In fact that is not the correct conclusion. There is no conflict with local conservation of energy and momentum, while we know that mass is most certainly not conserved. If you are interested in better understanding why, this forum can probably help you, but that does not appear to be the case at the moment.
  15. Sep 2, 2010 #14


    Staff: Mentor

    Can you provide an example of this? The sun is certainly not an example as I pointed out above.

    The four-momentum of a system is conserved and therefore energy (timelike component), momentum (spacelike component) and mass (Minkowski norm) are all conserved. Please see the comments above by myself and jtbell.
  16. Sep 2, 2010 #15
    I was supporting your assertion. The math we currently use doesn't describe the total of the physics that is going on in any give system. You seem to be a little too excited, because I just described to you that there may be a link between mass and a wave of energy. That they in fact are not different, but the same thing with only the observation being the variable.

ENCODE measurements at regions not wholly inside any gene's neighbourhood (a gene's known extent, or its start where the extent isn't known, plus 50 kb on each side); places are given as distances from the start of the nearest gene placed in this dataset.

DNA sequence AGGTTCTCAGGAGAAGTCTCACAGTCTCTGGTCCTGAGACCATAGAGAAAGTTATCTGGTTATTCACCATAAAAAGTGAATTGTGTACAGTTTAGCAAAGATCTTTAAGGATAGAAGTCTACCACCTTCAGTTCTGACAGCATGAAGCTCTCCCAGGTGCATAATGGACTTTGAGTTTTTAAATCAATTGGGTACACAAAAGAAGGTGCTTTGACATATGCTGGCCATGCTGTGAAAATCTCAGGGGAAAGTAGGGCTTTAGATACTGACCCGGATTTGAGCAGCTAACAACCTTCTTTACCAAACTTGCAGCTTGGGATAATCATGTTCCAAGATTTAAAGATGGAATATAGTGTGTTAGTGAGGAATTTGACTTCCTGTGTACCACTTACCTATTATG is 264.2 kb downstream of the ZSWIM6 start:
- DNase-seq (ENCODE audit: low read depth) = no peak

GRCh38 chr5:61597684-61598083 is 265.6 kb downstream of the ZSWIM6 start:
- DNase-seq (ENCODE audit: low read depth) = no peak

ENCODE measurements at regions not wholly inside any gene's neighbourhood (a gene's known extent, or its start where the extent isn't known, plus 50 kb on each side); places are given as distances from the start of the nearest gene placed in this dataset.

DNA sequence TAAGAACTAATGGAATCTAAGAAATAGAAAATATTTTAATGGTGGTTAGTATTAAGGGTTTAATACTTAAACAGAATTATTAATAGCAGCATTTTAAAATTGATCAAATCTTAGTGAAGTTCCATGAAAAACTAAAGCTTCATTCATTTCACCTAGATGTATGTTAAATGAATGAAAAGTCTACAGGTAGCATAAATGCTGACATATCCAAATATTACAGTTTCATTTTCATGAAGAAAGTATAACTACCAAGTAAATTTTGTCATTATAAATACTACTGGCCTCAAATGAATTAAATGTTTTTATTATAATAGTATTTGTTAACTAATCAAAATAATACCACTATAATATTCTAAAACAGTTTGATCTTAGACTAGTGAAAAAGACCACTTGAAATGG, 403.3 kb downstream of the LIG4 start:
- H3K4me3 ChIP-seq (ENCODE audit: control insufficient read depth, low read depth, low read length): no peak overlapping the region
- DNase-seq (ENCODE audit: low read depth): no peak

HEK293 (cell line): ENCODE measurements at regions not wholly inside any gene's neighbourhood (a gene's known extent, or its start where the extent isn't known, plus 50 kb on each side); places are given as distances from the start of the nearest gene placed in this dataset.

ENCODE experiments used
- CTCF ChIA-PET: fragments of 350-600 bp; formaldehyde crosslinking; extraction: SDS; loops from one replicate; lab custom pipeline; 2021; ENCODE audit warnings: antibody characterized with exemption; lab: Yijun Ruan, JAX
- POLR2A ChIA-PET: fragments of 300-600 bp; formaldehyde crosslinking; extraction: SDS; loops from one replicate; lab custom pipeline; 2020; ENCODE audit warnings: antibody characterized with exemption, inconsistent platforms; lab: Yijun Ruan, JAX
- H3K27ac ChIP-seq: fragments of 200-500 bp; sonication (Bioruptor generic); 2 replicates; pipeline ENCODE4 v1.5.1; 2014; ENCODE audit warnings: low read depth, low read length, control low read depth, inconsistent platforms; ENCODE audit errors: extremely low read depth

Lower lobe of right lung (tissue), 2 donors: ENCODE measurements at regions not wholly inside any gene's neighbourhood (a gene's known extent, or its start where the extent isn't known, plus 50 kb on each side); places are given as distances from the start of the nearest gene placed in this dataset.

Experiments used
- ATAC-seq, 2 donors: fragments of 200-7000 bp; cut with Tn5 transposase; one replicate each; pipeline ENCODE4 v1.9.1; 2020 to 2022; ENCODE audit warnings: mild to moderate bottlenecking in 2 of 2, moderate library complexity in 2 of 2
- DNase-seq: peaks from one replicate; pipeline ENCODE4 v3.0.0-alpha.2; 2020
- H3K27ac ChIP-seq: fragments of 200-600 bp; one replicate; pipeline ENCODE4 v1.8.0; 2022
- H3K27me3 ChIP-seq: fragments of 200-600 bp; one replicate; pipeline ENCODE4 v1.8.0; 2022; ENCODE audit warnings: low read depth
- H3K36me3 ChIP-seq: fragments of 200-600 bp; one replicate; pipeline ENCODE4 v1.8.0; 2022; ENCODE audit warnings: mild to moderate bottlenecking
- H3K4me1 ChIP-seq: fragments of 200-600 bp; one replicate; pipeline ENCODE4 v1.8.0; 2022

"Einstein, and virtually the entire world community of scientists, were all wrong.
    They had an ax to grind. They didn't want the universe to have a beginning. Alas it did.
    They were wrong from the get-go.

    This is a textbook example of defining something. As far as anyone is concerned the universe began when you were born. The very act of attempting to define the beginning of the universe as you see it only seeks to take away from the reality. Attempting to define the undefinable is a Fools' Errand.
  17. Sep 2, 2010 #16


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    Uh, read the forum rules: https://www.physicsforums.com/showthread.php?t=414380

    No deviations from main stream physics please...regardless of whether or not this is a thought experiment...a personal claim that states something violates the Conservation of Energy is not allowed here.